By Christine Parthemore and Andy Weber
In January 2019, our colleague Rear Admiral John Gower, CB OBE outlined a logical vision for balancing future progress in nuclear arms control and reductions with the need for maintaining nuclear strategic stability over time. In Improving Nuclear Strategic Stability Through a Responsibility-Based Approach: A Platform for 21st Century Arms Control he suggests that the most important next steps in limiting and reducing nuclear weapons would focus on the types of capabilities “most susceptible to nuclear warfighting.”
Gower identified nuclear cruise missiles and other dual-capable systems as most destabilizing and highest priority. Steps to halt the spread of and eliminate such weapons would not meaningfully hinder the deterrence capabilities of the countries that possess them and, at the same time, would show commitment to NPT obligations and long-held international norms by any nations involved.
We’ve collaborated with Gower to advance these ideas for several years, and they form the primary framework through which we are conducting work on the future of arms control. Building on this work, we have a new article in the Journal for Peace and Nuclear Disarmament focused on the nuclear cruise missile element of this vision.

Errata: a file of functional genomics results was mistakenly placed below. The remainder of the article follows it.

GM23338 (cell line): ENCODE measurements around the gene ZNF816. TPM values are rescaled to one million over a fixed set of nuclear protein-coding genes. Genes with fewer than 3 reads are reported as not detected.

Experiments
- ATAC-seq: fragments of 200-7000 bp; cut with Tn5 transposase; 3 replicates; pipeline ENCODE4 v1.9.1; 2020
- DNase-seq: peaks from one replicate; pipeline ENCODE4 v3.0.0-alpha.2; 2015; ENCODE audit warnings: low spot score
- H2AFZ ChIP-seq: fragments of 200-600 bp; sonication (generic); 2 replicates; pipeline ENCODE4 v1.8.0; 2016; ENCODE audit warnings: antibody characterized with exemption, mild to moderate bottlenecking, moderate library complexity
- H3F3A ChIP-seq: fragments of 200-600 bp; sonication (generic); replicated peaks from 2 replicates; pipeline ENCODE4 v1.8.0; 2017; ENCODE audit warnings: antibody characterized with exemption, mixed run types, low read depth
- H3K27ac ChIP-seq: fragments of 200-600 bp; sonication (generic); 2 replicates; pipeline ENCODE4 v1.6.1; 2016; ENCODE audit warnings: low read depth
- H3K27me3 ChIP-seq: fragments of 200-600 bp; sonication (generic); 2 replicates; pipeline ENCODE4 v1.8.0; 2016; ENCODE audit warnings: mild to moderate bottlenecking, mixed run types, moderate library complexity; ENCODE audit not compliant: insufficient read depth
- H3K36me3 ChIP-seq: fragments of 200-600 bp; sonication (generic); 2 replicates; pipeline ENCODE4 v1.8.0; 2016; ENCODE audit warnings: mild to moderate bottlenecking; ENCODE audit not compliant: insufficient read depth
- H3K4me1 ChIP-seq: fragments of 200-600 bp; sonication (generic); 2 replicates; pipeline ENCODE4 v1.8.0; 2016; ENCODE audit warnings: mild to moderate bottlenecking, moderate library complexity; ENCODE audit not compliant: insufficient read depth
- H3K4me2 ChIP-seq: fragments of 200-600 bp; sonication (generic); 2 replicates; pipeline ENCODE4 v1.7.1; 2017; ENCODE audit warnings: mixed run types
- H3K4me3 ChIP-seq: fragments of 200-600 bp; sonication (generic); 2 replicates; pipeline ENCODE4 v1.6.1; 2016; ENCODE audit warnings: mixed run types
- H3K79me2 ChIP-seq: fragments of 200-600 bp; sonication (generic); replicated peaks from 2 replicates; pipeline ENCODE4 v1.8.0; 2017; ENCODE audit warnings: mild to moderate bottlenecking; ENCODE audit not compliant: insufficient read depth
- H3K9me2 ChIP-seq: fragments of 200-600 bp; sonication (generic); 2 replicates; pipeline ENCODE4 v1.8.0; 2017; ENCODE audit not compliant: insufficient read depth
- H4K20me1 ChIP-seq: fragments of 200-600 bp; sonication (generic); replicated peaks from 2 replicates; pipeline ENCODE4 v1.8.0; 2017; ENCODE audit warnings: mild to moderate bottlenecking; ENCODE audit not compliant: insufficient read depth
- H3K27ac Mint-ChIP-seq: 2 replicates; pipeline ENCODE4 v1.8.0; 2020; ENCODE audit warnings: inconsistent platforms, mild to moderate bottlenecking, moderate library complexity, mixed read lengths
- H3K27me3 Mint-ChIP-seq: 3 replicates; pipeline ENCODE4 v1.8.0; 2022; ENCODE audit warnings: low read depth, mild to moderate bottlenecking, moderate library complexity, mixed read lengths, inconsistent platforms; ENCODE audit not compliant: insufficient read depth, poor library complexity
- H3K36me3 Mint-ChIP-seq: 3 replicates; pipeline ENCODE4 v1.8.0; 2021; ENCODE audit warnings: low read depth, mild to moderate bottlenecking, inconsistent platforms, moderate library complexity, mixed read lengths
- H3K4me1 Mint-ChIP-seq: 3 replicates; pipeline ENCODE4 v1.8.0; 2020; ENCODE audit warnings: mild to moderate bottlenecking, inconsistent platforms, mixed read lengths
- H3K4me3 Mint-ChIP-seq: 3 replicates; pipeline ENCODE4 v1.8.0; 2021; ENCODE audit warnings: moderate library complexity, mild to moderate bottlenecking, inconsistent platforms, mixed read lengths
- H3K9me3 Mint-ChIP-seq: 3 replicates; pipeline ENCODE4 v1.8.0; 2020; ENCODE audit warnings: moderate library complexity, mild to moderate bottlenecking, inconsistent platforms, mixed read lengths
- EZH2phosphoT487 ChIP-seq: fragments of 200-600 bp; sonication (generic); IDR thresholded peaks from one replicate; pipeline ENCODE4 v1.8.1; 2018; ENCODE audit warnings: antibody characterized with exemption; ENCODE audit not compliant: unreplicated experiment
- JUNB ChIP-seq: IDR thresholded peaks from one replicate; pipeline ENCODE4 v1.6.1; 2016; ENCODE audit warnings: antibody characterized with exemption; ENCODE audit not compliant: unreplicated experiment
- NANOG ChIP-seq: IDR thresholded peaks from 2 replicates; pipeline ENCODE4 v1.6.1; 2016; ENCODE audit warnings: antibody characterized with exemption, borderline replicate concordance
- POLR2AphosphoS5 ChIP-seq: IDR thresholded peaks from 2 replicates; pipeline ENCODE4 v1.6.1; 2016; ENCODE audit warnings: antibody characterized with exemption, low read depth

In “Cruise Control: The Logical Next Step in Nuclear Arms Control?” we outline the status of nuclear-armed cruise missiles worldwide and recent years’ efforts by nations and nongovernmental organizations to explore the prospects of focusing on these systems for next steps in arms control. As we have found, along with many other international experts, the relatively narrow but important step of eliminating this category of nuclear weapons offers a way forward well worth pursuing.
Read the full article here.